Consumer confidence dips as ‘cost-of-living crisis’ looms
Consumer confidence has dropped due to concerns about rising tax, food and fuel prices, while the end of the furlough scheme means consumers are “slamming on the breaks” in anticipation of economic hardships.
Rising costs of bills and the end of the furlough scheme has consumers “losing their nerve” and anticipating a potential “cost-of-living crisis”, according to the latest GfK Consumer Confidence Index.
The overall index has dropped five points to -12 this month from -8 in August, with all sub-measures dropping in a single month, a rare occurrence.
The plunge is clearly not “welcome news”, says GfK client strategy director Joe Staton, as marketers target the run-up to Christmas for a shot in the arm to sales targets.
“We don’t often see all sub-measures dropping in a single month but that’s exactly what September is serving up. The biggest fall is in how people see the general economy in the coming 12 months,” Staton tells Marketing Week.
Confidence in the economy over the next 12 months is down month to month from -6 to -16.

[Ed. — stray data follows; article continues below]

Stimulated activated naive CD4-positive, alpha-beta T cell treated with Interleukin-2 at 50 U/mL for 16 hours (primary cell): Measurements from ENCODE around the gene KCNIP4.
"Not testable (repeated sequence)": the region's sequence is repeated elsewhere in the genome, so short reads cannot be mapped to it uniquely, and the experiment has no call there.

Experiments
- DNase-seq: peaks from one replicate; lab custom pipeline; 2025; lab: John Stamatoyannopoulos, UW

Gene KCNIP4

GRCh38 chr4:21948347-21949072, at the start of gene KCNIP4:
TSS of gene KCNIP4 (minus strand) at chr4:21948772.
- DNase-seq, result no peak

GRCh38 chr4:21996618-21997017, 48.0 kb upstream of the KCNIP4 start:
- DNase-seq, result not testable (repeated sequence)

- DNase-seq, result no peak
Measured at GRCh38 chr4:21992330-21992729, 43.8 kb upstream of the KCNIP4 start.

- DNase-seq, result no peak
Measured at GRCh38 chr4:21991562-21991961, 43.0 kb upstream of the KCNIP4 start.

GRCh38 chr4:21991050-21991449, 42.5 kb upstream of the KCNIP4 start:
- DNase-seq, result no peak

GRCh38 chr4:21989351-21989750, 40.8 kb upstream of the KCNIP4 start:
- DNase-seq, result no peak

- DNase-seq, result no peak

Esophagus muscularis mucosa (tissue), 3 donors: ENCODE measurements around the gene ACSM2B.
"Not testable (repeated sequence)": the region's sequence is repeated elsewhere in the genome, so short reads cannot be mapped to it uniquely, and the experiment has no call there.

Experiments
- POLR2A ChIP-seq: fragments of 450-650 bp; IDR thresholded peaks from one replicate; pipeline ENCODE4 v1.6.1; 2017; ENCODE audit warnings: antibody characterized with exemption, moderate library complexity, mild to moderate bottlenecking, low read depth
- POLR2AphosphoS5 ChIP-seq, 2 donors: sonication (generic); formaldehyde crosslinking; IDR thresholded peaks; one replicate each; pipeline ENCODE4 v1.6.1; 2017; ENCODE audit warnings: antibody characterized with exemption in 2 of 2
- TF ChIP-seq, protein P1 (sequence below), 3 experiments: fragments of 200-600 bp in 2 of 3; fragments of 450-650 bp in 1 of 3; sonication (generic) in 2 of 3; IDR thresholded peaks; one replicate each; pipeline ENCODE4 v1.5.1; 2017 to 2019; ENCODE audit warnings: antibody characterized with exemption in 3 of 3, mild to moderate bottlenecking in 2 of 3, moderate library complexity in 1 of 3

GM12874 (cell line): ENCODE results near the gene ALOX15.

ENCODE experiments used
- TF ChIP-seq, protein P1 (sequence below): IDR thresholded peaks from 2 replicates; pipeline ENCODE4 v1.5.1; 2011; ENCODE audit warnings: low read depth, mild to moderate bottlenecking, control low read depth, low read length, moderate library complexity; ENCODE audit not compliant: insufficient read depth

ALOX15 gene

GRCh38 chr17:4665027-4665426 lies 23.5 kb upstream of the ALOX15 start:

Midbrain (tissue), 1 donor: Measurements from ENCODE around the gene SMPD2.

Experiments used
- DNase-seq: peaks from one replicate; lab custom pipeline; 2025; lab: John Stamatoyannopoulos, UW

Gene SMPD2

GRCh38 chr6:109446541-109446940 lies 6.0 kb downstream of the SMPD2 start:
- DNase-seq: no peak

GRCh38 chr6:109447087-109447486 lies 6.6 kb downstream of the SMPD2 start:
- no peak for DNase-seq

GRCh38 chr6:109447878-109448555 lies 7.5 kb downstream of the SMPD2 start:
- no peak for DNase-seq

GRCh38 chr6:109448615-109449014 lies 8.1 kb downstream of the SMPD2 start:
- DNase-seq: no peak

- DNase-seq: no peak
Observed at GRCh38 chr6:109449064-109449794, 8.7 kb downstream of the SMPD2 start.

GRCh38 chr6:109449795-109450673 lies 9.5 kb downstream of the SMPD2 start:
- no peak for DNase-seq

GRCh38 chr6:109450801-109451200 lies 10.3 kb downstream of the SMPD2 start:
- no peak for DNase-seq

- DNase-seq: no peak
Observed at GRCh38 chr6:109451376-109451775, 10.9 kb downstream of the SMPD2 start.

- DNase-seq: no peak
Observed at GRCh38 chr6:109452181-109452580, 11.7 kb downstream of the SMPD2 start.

While confidence in the economy over the past 12 months is also down from -42 to -43 but is an improvement from September last year when confidence was at -61.
The downward trend continues to be seen in consumers’ personal financial situations, with confidence dipping in the last 12 months from zero to -4, while the financial outlook over the next 12 months is down from 11 to 5.
Coupling the forward-looking outlooks for the general economy (-6 to -16) and consumer economic situations (11 to 5), Staton notes the future-looking measures show “consumers are losing their nerve” and this is a “worrying” revelation given how the consumer mood has improved throughout 2021.
Last month marketers saw reasons to be cheerful as overall confidence was stabilising at -8, which in comparison to the score of -27 for same period a year ago was a marked improvement. In August, GfK reported consumer confidence had risen higher than pre-pandemic levels.
Meanwhile, the major purchase index for September has dropped from -3 last month to -6, which is a “depressing” finding for retailers that have been hit hard by the pandemic, and are looking to make up for lost ground through the key holiday period.
“All measures have declined this month and consumers are clearly worrying about their personal financial situation and the wider economic prospects for the year ahead,” says Staton.
He adds: “When consumer confidence drops, shoppers tend to spend less and this dampens the overall economic prospects for the UK. This really is an unwelcome picture going into 2022 and beyond.”